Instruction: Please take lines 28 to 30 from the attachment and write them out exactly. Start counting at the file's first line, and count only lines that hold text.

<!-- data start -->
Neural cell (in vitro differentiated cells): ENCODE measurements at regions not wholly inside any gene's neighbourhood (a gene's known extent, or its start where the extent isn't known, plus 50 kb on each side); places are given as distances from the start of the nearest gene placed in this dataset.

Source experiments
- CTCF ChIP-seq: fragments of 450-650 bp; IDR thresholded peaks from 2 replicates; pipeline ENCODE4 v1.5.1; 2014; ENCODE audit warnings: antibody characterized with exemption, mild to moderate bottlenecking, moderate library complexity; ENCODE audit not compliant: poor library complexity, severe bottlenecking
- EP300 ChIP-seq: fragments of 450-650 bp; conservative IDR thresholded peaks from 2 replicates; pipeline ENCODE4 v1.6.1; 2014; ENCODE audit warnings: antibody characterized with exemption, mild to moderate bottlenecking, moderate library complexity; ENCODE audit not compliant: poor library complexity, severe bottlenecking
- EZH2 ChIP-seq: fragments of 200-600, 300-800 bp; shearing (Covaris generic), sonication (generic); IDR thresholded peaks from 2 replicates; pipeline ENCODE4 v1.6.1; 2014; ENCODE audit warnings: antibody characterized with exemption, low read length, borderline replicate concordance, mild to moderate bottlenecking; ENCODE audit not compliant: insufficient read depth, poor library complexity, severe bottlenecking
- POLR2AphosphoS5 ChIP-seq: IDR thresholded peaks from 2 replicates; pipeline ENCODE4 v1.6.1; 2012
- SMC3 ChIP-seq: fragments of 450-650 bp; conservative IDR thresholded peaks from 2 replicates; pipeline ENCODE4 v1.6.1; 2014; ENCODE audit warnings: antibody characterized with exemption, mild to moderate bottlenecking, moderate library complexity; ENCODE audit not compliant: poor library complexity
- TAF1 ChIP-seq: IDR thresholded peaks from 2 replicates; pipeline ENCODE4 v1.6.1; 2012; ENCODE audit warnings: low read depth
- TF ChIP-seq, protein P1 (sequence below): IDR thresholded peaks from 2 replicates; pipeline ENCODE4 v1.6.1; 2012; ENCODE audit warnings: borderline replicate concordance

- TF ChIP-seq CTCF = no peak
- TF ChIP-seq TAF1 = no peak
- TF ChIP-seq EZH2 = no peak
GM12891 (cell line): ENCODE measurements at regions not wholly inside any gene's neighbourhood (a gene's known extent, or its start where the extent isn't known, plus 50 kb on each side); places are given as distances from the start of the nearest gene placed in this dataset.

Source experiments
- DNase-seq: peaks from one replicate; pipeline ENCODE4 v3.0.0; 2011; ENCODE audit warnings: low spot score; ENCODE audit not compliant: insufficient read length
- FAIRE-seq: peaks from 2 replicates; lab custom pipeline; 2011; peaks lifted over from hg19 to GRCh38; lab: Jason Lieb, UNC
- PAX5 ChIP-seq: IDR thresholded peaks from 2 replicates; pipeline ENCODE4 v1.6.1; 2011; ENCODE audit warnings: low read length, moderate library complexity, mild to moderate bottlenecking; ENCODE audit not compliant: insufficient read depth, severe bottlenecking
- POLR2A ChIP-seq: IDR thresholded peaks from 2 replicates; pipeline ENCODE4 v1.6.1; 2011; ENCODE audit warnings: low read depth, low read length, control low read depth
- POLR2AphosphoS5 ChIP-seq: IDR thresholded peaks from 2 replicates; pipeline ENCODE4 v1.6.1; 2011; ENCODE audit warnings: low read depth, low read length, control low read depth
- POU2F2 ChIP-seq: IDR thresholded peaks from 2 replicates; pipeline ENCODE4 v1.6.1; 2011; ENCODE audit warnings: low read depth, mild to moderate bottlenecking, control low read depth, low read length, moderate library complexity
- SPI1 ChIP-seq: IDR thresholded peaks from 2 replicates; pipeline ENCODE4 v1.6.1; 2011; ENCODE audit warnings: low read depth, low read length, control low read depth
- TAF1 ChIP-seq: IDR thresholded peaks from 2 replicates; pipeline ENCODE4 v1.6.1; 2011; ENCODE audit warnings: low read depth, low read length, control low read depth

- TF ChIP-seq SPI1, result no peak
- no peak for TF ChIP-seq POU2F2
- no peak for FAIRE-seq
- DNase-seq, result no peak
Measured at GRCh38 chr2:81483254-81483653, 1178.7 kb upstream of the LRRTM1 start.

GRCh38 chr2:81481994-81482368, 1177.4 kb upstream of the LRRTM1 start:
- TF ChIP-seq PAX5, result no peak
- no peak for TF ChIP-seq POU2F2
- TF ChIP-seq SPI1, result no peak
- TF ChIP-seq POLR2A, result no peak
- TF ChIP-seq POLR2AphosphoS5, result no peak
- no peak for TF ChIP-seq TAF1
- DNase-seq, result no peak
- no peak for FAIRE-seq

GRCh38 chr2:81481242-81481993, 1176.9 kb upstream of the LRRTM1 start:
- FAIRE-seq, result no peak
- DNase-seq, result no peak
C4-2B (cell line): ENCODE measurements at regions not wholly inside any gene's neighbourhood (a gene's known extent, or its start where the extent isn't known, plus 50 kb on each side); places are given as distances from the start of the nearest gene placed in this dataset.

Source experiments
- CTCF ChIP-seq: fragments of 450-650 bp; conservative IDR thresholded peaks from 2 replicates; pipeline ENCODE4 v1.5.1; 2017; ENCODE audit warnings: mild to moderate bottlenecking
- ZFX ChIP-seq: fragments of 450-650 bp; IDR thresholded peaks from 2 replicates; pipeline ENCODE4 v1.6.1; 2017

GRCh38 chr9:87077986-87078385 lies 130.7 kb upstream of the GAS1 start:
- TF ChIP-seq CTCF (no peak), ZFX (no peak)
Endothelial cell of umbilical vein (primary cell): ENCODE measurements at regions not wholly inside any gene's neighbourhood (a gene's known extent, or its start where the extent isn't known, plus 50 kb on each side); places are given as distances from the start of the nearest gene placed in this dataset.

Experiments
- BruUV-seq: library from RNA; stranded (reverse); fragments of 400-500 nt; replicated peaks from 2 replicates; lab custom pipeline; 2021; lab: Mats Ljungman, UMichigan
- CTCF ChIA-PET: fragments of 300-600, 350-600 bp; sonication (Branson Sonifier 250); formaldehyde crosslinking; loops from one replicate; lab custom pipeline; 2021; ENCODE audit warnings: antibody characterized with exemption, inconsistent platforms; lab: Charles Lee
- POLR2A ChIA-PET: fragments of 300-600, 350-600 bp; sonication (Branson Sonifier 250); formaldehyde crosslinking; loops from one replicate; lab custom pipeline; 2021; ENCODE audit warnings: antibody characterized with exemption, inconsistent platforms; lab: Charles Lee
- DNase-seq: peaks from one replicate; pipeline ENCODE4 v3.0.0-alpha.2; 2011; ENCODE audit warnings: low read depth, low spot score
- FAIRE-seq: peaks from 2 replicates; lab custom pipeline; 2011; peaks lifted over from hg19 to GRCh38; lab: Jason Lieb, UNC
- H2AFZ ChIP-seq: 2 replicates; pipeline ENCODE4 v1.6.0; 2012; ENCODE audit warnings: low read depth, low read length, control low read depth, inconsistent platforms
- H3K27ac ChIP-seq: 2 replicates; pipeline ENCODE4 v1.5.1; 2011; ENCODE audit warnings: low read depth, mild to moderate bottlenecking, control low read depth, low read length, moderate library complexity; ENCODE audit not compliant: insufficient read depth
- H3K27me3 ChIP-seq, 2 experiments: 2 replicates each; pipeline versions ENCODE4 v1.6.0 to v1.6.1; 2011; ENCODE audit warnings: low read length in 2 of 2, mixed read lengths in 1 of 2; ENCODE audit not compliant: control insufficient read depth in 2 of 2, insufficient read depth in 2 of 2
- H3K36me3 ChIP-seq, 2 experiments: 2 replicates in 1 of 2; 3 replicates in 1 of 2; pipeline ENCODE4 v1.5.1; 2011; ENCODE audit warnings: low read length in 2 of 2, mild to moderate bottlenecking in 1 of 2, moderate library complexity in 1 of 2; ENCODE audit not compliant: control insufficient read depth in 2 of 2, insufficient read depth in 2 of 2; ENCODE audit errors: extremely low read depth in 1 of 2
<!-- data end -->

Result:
GRCh38 chr2:81481994-81482368, 1177.4 kb upstream of the LRRTM1 start:
- TF ChIP-seq PAX5, result no peak
- no peak for TF ChIP-seq POU2F2